In the study of the economy and competition in the market, collusion takes place within a sector when competing companies cooperate for their mutual benefit. Agreements often take place within an oligopolistic market structure where there are few companies and where agreements have a significant impact on the overall market or on the sector as a whole. Collusive agreements between the parties need not be explicit in distinguishing an agreement; However, the effects of cartels and collusion are the same.  In the UNITED KINGDOM, the COMPETITION ACT 1998 completely prohibits agreements in the form of an anti-competitive agreement/restrictive trade agreement. Previously, the Restrictive Business Practices Act allowed for the continuation of such agreements, with a “net economic benefit”.  These may be “unions, wage agreements, bribes or misrepresentation of the independence of the relationship between the conspiring parties.”  From a legal point of view, all acts committed by collusion are considered null and void.  Several factors can cause problems in the context of a collusion agreement between suppliers: collusion in a market or sector is easier to obtain if: cartels can also occur in auction markets where independent companies coordinate their bids (Bid Rigging).  Economists and managers have attempted to identify factors that explain why certain companies are more or less likely to be involved in collusion. Some highlighted the role of the regulatory environment and the existence of leniency programs. Because of their general negative effects on market efficiency (cushioning inefficient and expensive suppliers) and by depriving buyers of the benefits of competition (including lower prices), competition policy, as in the United Kingdom, directly prohibits cartels under the COMPETITION ACT 1998. Cartels are illegal in the US, Canada and most of the EU under antitrust laws, but implicit agreements in the form of price leadership and tacit agreements are still ongoing.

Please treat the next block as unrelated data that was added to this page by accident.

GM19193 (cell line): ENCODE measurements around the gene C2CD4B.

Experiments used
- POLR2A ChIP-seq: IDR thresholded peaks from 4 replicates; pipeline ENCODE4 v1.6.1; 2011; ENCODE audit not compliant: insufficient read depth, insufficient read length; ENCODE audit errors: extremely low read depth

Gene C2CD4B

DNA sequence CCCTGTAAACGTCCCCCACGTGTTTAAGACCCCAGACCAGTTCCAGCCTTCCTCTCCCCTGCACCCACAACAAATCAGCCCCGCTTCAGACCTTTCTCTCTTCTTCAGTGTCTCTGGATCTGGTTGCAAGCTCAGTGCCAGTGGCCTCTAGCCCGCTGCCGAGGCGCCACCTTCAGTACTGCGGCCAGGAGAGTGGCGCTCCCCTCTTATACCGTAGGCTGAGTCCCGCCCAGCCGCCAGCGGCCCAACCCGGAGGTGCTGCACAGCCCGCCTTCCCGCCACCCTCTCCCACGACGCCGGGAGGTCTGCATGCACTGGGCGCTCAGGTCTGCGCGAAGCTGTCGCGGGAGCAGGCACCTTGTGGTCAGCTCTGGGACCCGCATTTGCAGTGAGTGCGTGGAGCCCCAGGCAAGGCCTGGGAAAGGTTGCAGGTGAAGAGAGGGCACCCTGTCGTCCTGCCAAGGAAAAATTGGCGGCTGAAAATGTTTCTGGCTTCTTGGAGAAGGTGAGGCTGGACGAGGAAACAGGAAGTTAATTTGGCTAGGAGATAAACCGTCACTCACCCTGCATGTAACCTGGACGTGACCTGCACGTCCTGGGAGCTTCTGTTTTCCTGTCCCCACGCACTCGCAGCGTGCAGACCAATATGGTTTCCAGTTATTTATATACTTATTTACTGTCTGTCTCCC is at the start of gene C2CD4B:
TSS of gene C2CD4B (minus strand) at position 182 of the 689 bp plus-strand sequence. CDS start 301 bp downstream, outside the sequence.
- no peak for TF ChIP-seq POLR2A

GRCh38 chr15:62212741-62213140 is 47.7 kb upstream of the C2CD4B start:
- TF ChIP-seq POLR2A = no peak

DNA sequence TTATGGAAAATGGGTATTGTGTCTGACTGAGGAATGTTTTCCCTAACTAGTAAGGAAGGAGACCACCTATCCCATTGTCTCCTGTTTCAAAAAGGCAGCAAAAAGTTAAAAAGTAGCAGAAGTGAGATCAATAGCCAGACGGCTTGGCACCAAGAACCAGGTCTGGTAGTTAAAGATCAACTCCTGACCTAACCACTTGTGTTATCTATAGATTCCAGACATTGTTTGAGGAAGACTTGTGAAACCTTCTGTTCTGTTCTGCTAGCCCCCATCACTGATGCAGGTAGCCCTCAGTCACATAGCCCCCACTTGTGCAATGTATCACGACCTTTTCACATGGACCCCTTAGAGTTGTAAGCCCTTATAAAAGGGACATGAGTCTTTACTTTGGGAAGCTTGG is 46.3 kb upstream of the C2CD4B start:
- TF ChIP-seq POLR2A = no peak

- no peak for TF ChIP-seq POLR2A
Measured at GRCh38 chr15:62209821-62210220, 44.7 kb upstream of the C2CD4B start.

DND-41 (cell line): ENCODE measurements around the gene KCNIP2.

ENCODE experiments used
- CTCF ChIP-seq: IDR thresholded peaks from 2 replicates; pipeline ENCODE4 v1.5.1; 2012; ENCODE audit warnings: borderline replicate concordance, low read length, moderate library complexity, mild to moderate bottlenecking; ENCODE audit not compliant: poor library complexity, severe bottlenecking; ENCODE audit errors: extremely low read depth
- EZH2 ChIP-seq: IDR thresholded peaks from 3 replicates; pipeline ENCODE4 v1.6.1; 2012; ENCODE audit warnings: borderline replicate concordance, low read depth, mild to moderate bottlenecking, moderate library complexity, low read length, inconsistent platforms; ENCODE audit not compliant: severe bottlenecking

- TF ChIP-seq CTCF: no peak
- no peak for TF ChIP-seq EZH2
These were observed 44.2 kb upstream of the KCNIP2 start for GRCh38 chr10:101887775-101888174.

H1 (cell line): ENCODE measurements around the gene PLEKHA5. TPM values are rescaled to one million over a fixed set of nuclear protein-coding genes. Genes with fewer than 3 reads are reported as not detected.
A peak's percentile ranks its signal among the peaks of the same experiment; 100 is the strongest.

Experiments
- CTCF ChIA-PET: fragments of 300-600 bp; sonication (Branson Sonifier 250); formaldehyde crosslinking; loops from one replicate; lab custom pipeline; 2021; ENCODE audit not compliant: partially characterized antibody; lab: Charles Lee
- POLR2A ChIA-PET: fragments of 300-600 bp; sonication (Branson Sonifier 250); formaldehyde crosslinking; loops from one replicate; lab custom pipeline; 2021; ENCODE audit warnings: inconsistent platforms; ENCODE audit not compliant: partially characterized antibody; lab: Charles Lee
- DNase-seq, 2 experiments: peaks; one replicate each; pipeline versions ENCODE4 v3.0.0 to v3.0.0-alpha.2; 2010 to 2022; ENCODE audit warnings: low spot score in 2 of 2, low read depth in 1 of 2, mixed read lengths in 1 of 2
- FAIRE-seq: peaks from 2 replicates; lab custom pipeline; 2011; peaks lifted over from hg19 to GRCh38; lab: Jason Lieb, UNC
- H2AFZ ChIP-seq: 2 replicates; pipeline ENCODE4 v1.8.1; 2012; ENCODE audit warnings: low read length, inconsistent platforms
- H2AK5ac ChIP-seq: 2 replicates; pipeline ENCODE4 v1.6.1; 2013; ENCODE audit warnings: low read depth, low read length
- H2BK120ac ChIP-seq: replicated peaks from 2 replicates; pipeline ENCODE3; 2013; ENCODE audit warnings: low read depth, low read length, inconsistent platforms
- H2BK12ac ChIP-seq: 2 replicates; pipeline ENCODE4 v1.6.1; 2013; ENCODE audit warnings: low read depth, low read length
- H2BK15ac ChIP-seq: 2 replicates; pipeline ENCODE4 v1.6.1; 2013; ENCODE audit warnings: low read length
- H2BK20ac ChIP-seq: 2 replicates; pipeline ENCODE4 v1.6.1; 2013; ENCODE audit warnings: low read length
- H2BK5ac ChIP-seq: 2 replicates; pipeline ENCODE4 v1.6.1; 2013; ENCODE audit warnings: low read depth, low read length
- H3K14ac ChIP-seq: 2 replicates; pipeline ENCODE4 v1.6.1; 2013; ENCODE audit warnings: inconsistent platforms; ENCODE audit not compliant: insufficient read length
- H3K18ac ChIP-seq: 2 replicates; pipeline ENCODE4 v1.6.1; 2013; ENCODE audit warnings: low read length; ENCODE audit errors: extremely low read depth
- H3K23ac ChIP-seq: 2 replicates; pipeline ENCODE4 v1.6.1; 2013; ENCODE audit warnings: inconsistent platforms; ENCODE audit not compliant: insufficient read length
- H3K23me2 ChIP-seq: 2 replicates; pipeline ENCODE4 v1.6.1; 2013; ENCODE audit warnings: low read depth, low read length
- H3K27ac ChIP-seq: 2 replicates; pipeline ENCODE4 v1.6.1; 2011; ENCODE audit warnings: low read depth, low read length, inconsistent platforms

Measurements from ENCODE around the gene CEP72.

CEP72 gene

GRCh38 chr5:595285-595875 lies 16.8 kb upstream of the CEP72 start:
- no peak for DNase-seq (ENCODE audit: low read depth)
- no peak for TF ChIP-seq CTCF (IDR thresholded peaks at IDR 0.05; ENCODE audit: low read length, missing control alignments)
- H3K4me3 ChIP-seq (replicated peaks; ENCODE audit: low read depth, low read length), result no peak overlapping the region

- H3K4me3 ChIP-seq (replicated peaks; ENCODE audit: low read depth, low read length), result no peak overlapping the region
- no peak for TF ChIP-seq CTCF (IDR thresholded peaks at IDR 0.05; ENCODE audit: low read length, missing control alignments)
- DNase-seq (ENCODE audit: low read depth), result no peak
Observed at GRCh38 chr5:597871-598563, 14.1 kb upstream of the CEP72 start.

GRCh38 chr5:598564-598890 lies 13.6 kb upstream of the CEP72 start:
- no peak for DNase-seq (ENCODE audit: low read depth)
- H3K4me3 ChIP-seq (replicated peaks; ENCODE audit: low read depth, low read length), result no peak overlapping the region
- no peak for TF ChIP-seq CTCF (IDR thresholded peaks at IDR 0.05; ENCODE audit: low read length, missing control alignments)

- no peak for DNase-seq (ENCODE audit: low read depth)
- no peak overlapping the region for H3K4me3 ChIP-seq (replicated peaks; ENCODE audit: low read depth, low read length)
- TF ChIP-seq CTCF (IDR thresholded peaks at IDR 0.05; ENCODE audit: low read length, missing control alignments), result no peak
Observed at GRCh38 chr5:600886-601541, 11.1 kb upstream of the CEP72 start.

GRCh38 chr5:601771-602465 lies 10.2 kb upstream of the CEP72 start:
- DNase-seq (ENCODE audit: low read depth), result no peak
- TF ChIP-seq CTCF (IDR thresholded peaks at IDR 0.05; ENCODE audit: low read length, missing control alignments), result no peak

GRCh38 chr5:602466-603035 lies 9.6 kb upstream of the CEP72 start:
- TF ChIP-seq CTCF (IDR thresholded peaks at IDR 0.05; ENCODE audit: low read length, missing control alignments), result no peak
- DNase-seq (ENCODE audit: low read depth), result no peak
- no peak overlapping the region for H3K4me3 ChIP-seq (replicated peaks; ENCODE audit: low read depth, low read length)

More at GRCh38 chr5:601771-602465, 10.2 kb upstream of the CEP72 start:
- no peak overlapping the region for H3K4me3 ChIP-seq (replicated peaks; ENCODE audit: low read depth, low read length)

Several examples of collusion in the United States are as follows: horizontal cartels involve price cartels/market manipulations between companies in the same sector and at the same stage of production Most cartels encounter difficulties and tensions, and some cartels collapse completely. Assessment: Fear of fines or other controls means that there is a strong incentive to conceal cartels When this happens, existing companies participate in price cartels. This behaviour is considered illegal under UK and EU competition law. But it can be difficult and complex to prove that a group of companies voluntarily united to raise prices.